Therefore, it is worthy of serious reflection that as one of the wealthiest corporations in the world, the Roman Catholic Church stands solidly in direct contravention of the Bible, which is God’s infallible Word. The Roman Church consistently uses its considerable resources to teach that private property has an intrinsically social function with the corollary that one in extreme necessity has the right to procure for himself what he needs out of the riches of others. The Vatican does practice what it preaches regarding procurement of other peoples’ resources for its own purposes. It is the outstanding hypocrisy of the Vatican that while it maintains an unbiblical and parasitic attachment to civil governments across the world by sucking up their capital and resources into funding Catholic social action — thereby taking from others what is not its own — it rarely if ever parts with a penny of its own enormous assets to help the poor. David Yallop documented something of the Vatican assets in his book, In God’s Name.

To count the wealth of the Vatican . . . Apart from banks, he [Bernardino Nogara] acquired for the Vatican controlling interests in companies in the fields of insurance, steel, financing, flour and spaghetti, mechanical industry, cement, and real estate. With regard to the last-named his purchase of at least 15 percent of the Italian giant Immobiliare gave the Church a share of an astonishing array of property. Societa General Immobiliare is Italy’s oldest construction company. Through its ownership of the building firm, Sogene, Immobiliare and therefore to a significant degree the Vatican after its 15 percent acquisition owned the Rome Hilton, Italo Americana Nuovi Alberghi, Alberghi Ambrosiani (Milan), Compagnia Italiana Alberghi Cavalieri, and Societa Italiani Alberghi Moderni. These are just the major hotels in Italy. The list of major buildings and industrial companies owned by Immobiliare is twice as long. In France it built a huge block of offices and shops at 90 Avenue des Champs Elysees, and other of 61 Rue de Ponthieu, and another at 6 Rue de Berry. In Canada it owned one of the world’s tallest skyscrapers (the Stock Exchange Tower, situated in Montreal), the Port Royal Tower, a 224-apartment block, a huge residential area in Greensdale, Montreal . . . In the United States it had five huge apartment blocks in Washington D.C., including the Watergate Hotel, and in New York, a residential area of 227 acres at Oyster Bay. In Mexico it owned an entire satellite city of Mexico City called Lomas Verdes. This list of properties is by no means exhaustive. Nogara also bought into General Motors, Shell, Gulf Oil, General Electric, Bethlehem Steel, IBM and TWA. If the shares moved, and moved upward, men like Nogara created the movement.30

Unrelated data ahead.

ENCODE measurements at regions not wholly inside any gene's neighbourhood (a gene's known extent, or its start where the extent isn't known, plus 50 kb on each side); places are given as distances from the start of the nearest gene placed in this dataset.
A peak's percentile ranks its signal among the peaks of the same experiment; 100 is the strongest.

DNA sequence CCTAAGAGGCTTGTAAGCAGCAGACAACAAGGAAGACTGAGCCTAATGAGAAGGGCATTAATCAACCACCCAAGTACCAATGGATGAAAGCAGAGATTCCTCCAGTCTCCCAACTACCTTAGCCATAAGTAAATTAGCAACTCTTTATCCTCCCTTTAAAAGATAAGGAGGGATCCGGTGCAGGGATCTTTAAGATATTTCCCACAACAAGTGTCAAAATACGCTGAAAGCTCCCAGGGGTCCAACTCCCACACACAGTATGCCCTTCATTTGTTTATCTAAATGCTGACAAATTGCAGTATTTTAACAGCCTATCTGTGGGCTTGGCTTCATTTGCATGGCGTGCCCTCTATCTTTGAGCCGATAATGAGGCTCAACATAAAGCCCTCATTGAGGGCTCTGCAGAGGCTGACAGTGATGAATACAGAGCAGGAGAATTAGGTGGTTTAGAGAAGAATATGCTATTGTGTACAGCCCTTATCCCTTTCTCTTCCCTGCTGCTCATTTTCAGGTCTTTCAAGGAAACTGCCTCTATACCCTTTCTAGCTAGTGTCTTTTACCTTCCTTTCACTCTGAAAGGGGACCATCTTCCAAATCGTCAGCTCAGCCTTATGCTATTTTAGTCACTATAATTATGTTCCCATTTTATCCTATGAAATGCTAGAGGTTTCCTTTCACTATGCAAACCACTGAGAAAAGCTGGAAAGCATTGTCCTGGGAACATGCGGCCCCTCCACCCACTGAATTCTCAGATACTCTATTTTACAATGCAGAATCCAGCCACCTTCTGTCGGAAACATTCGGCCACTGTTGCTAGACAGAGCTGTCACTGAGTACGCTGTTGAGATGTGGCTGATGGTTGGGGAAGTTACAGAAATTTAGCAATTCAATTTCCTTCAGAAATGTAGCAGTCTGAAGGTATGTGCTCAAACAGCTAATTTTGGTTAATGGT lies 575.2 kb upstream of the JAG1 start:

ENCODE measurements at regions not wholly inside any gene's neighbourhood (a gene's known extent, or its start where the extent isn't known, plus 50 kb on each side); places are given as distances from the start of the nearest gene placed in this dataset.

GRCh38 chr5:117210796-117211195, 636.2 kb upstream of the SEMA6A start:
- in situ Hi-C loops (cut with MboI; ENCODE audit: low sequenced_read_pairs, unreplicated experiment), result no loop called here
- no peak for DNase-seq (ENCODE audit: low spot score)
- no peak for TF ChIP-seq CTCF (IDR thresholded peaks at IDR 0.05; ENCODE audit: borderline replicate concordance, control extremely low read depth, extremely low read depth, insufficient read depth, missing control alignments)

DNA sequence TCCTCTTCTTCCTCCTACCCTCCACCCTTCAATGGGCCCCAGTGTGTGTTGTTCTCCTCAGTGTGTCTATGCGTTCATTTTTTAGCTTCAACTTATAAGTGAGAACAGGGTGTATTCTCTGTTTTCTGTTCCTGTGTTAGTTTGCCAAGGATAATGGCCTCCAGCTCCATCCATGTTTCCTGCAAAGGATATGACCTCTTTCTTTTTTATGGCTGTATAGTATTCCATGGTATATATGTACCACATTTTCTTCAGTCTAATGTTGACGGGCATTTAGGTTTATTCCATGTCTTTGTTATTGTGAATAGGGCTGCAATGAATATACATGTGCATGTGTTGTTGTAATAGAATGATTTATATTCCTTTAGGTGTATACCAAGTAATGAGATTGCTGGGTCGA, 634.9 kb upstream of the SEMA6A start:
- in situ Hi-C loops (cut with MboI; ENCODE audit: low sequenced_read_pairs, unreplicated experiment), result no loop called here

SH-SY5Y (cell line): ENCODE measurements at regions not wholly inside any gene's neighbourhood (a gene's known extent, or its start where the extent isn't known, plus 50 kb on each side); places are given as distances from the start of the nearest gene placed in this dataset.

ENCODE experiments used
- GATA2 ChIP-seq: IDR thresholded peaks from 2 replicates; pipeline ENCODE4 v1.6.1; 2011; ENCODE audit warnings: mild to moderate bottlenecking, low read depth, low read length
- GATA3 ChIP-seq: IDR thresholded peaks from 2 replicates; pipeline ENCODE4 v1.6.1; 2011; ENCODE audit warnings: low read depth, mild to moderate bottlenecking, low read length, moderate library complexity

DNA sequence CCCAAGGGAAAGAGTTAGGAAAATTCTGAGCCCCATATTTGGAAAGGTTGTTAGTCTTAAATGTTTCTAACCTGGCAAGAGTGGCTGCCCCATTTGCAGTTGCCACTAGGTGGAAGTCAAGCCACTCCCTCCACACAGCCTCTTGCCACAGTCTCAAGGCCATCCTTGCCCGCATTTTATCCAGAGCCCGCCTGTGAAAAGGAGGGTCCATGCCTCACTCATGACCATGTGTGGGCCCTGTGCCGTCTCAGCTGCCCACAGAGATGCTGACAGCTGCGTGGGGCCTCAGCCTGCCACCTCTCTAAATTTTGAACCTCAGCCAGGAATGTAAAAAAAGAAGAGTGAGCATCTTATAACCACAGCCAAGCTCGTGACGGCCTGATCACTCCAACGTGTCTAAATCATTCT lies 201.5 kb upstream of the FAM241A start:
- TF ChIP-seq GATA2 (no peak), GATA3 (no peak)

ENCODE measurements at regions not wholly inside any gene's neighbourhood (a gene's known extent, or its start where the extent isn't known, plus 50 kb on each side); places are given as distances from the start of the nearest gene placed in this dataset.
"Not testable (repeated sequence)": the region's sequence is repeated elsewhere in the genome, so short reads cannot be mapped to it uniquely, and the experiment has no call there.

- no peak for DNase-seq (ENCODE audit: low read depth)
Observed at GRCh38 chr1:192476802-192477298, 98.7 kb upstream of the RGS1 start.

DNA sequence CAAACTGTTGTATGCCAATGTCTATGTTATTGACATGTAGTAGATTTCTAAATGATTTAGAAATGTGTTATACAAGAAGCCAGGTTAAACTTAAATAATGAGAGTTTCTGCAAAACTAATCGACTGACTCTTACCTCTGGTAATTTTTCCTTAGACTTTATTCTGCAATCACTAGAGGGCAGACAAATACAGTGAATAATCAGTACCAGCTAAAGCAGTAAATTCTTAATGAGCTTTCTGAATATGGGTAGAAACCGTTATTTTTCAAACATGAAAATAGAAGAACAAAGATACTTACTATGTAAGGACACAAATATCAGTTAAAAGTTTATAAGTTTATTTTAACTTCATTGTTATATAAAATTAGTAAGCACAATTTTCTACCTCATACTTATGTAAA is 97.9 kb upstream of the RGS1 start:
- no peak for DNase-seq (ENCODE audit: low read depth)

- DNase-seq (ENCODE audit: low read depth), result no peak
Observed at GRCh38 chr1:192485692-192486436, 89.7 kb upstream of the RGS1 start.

With even these few of its many assets in mind, it is clear that the Vatican conveniently ignores its own dictum that “the right of having a share of earthly goods sufficient for oneself and one’s family belongs to everyone. The Fathers and Doctors of the Church held this opinion, teaching that men are obliged to come to the relief of the poor and to do so not merely out of their superfluous goods.” Clearly the Vatican has not included itself in the necessity to “come to the relief of the poor and to do so not merely out of their superfluous goods.” Nor has the exorbitantly wealthy Papacy observed its own Vatican Council II dictum that if you do not feed a dying man, you have killed him. Thus comes the Papacy’s necessity to fund its practice of charity by wheedling from others through deception and assignment of guilt — particularly from its own carefully taught, loyal people and from civil governments — what the Vatican itself will not supply from its own vast treasuries.

The Catholic Church further exacerbates the economic problems of the poor by laying on them rituals which deliver nothing but cruel deception and deeper poverty. Instead of looking to the Father in heaven and His Word to learn biblical stewardship of their money and property, the Catholics are taught to look to Holy Mother Church. The official teaching of the Roman Church states, “No one can have God as Father who does not have the Church as Mother.”31 The same “Mother Church” teaches them to pay money for masses for the dead, who are being purified in Purgatory. Like Limbo, however, Purgatory is nonexistent. Nevertheless, she states, “From the beginning the Church has honored the memory of the dead and offered prayers in suffrage for them, above all the Eucharistic sacrifice, so that, thus purified, they may attain the beatific vision of God.”32 Masses said for the dead are one of the biggest money spinners of the Catholic Church. Hence, the money that the poor do manage to scrape together often goes to pay for worthless religious rituals rather than for provisions for their families or for capital to start a small business to provide for their families.33 Truly through her teaching, the Roman Catholic Church has for centuries promoted and continues to promote grinding poverty, in spite of her centuries-long seeming concern.